Working with Low Vision Clients

March 12th, 2010

As the general population ages, many people may experience a permanent decline in their vision, or low vision, which can’t be corrected with surgery, glasses or in other ways. Low vision experts help people obtain assistive devices and develop strategies to function with the vision they have, but a professional organizer can be an asset as well.  General organizing practices that we commonly encourage in all our clients can help a person with low vision maintain their independence and ability to function.

A typical general needs assessment is appropriate for a person with low vision, but special attention must be paid to the physical setting of the client’s home:  Can they walk around freely without clutter or unnecessary furniture in the way?  Are there any loose area rugs or other tripping hazards?  Is there adequate lighting in their space and are light switches easily found and accessible in all rooms?  When you combine the fact that many people who are experiencing low vision are often elderly and struggling with other health issues, good organizing practices can make a huge difference in their day to day safety and quality of life.

Once the physical space is set, then a thorough sort and purge of all their belongings will help them manage and find things they need.  Clothing items can illustrate the challenges a low vision person may face.  As we all know, it is harder to find a certain item if you have to sort through clothes you never wear or don’t fit you. Add a vision problem to this and you have the potential for much frustration where much time and effort is wasted trying to identify things you don’t want at that moment, or possibly won’t ever really need.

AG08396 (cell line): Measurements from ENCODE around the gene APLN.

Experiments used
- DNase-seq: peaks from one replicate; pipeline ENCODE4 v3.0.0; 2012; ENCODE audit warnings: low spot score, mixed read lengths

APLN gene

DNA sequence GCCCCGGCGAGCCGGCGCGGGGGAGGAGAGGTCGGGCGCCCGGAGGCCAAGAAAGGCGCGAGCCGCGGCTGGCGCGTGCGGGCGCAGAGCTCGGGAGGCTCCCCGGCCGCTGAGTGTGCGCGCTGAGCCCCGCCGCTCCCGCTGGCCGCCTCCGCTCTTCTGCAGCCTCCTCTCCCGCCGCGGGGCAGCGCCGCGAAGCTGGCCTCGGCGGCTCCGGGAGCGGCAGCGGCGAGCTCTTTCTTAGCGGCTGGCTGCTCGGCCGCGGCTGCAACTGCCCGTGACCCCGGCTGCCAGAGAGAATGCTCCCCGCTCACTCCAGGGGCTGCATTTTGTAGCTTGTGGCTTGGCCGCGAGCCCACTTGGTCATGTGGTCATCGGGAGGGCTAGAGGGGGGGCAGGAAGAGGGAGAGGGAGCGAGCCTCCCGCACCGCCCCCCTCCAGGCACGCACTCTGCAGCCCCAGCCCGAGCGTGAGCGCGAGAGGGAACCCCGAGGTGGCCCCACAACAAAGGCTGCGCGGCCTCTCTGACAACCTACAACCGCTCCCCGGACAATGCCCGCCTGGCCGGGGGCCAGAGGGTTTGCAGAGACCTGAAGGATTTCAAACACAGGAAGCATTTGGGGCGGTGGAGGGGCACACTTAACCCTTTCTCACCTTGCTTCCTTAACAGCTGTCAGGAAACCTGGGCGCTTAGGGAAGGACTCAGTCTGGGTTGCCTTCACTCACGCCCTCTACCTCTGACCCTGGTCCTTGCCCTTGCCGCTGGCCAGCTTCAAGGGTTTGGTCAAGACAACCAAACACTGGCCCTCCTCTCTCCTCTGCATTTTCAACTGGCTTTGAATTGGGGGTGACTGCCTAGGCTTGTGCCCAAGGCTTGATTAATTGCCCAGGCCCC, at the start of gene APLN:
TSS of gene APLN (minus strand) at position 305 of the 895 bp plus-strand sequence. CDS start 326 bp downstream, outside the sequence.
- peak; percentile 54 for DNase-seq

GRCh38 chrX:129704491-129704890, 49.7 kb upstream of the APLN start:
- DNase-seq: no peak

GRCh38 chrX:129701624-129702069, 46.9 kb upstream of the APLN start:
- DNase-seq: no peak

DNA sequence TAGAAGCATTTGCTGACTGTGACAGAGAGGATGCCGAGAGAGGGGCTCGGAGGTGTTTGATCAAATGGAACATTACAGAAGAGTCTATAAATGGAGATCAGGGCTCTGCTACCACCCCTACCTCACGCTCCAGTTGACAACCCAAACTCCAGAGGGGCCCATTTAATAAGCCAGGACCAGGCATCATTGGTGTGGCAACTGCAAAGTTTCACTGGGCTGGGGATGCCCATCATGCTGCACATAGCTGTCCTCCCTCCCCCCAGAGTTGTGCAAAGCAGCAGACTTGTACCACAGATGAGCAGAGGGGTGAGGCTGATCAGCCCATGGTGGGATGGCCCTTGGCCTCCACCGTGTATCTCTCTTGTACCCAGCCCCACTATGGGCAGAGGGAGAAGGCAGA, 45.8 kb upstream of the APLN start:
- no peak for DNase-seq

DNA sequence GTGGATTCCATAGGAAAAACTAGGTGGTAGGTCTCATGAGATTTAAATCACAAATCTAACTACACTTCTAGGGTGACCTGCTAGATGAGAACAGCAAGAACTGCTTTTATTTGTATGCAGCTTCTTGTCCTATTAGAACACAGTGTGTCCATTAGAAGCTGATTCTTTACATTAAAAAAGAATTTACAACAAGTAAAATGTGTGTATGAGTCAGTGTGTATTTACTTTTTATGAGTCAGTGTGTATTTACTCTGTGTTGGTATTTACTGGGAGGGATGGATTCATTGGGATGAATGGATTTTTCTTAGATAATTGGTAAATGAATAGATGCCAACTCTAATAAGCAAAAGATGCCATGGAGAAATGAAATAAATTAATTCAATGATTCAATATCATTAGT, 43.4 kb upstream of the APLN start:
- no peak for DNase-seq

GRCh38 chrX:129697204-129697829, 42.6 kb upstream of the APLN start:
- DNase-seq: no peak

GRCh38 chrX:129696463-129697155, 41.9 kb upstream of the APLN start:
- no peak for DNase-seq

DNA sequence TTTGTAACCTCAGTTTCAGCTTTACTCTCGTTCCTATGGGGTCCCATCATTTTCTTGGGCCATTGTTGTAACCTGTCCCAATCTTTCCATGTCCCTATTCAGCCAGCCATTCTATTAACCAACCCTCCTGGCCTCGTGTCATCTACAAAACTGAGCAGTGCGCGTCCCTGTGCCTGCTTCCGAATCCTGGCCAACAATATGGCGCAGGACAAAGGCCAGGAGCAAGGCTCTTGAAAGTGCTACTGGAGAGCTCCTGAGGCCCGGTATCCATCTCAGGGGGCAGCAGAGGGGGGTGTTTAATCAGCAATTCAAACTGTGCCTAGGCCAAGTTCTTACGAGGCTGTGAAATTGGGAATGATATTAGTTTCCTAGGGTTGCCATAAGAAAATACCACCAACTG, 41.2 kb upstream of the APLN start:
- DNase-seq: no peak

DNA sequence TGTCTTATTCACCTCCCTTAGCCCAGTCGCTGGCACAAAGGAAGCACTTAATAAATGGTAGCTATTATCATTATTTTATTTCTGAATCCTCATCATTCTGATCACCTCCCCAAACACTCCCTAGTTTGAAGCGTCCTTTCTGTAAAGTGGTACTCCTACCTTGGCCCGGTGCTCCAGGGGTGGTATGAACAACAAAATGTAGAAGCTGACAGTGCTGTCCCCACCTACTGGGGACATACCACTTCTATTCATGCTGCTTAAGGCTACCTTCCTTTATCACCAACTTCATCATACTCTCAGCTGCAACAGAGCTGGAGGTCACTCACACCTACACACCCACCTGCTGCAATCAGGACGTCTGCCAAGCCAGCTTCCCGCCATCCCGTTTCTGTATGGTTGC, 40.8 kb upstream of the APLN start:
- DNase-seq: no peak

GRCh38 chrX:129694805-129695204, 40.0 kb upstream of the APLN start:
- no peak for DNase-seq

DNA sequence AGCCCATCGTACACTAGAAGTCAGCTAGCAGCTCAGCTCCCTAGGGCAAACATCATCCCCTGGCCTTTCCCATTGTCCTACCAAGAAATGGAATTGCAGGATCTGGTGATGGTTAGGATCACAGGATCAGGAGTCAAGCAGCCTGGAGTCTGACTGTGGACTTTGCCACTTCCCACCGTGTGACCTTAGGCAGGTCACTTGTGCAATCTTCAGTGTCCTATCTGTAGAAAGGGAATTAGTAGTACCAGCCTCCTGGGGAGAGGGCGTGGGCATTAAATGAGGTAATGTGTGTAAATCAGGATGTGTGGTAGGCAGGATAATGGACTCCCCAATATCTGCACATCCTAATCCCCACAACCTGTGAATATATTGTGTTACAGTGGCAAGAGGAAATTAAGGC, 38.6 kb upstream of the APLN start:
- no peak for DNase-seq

After a purge, help designate a spot in each room for magnifiers and other essential assistive devices. There are many different “talking” products on the market like wristwatches and clocks, kitchen timers, and voice or sound activated lights.  Helping clients establish a home for all these helpful items will ease their daily activities.

The color contrast between items and the places they are stored helps people with low vision in finding and replacing things.  A black wallet or purse can be seen more easily on a light colored table or counter top.  Place a contrasting colored cloth, cutting board or tray in designated areas to help with this if table or countertops are not suitable colors.  Food containers that are hard to see (black mugs are not good for black coffee) should be removed to avoid frustration and accidents. 

Other essentials like pill and toiletry containers can be marked with colored tape.   Solid black lettering on pure white backgrounds is often best but some people do better with bright yellow or other backgrounds.  Labeling various items with bold paint, markers or puffy paint can also help. 

Suggest they forgo storage in bottom drawers or cabinets if possible. The light is usually worse closer to the floor.  Small bins or boxes in drawers help keep items separate from each other and easy to find. Larger, seasonal items may be appropriate for bottom drawer storage. If shoes of similar style and color can be easily confused, donate them or clip together with a clothes pin so they are always a matching pair.

These are just a few suggestions.  As with all clients, helping establish a system that is logical to them and easy for them to maintain is key for success.

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